The U-Shaped Association Between Physical Activity and Cardiovascular Mortality

High levels of physical activity in individuals with the greatest risk of cardiovascular disease may well be worse than moderate physical activity when it comes to mortality. We might theorize that this is the outcome of putting an excessive level of stress on a weakened, damaged system. The study noted here is supportive of other similar studies that suggest that physical activity at the high end of the range is detrimental over the long term, in comparison to more moderate levels. Though in this context, "moderate" is probably twice the present recommendation of 150 minutes per week, which is itself more moderate exercise than most of the population undertakes.

The beneficial effect of moderate physical activity (PA) on morbidity and mortality has been observed in the general population. However, the ideal intensity of PA for improving cardiovascular longevity in Japanese general population is uncertain. The aim of this study was to investigate the relationship between the PA and cardiovascular mortality in the general population. This longitudinal cohort study included 1,826 apparently healthy subjects who participated in a community-based health checkup.

There were 31 cardiovascular deaths during 10-year follow-up. Subjects were divided into 4 groups based on the quartiles of PA (low, mild, moderate and high). Kaplan-Meier analysis and multivariate Cox proportional hazard analysis demonstrated that the most favorable cardiovascular prognosis was observed in subjects with moderate PA followed by those with mild PA. High PA as well as low PA were associated with higher cardiovascular mortality compared with mild and moderate PA. Noteworthy, in subjects with high PA, Cox hazard analysis revealed that previous cardiovascular disease, smoking, brain natriuretic peptide levels, and Framingham risk score were associated with cardiovascular mortality.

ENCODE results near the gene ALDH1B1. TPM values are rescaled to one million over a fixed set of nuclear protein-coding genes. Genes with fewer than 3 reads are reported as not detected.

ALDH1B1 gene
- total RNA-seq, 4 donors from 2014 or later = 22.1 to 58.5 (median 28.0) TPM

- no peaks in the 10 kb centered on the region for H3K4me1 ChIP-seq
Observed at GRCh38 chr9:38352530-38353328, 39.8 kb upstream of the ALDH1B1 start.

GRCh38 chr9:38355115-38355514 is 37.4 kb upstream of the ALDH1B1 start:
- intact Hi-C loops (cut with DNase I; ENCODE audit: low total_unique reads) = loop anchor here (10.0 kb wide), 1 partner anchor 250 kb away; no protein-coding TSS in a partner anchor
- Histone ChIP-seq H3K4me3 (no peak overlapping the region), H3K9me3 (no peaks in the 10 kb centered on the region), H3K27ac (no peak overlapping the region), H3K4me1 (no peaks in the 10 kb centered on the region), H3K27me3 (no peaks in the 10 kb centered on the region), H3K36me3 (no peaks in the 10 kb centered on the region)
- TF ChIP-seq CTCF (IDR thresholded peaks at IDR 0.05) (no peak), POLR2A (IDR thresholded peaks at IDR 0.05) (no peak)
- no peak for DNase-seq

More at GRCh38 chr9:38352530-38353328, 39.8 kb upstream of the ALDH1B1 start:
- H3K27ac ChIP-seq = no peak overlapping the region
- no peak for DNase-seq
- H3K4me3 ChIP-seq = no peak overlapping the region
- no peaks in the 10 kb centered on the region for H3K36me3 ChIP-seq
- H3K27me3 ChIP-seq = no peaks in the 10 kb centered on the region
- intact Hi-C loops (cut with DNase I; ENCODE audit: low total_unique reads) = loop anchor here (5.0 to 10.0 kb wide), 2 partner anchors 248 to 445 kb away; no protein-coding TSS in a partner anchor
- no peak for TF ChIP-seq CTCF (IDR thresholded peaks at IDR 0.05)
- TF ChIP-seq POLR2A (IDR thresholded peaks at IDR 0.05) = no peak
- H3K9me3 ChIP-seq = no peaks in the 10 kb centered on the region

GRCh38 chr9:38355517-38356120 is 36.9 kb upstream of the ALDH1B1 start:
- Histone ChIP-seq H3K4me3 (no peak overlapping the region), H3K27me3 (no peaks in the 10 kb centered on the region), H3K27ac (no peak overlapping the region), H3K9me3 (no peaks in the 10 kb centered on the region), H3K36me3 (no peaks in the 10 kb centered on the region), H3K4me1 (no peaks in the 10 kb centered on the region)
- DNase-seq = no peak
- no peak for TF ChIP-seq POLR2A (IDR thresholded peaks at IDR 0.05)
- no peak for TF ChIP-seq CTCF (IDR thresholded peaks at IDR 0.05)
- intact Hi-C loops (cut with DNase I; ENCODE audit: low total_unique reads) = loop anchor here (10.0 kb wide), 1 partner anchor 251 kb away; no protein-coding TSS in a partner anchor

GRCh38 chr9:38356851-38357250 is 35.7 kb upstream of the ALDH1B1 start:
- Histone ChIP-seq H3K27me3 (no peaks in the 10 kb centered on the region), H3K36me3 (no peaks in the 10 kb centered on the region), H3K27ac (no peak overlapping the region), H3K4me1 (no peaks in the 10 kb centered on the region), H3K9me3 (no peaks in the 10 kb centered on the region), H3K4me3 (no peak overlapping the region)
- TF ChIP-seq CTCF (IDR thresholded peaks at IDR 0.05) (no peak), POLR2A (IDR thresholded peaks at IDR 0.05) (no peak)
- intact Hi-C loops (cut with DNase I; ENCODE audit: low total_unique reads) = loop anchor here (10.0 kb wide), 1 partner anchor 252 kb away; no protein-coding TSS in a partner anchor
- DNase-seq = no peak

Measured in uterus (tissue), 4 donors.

The results suggest a U-shaped association between cardiovascular mortality and PA. Mild to moderate PA was associated with favorable cardiovascular outcomes in the Japanese general population. High PA might be associated with poor cardiovascular outcomes in subjects with a history of heart disease and high coronary risk factors.



Of course if we have an extreme strain like in professional sports it is harmful. However, I am really surprised that a run of the mill office drone can have too much physical activity even if we are talking about a fitness freak.

Posted by: Cuberat at October 26th, 2021 7:59 AM

The J curve to exercise dose discussed above is contrasted below showing 90% reduction in CVD risk with 1300 minutes/wk of moderate exercise measured by an accelerometer. If you survive 1-2hrs/day then more is better.

To me, the cause is soft plaques, whose uncalcified caps are broken during high BP and pulse during exercise. Reducing soft plaques thru diet and meds, and evaluating them before a change to more dosage of exercise is best.

Posted by: Stuart Berkowitz at October 31st, 2021 9:20 AM
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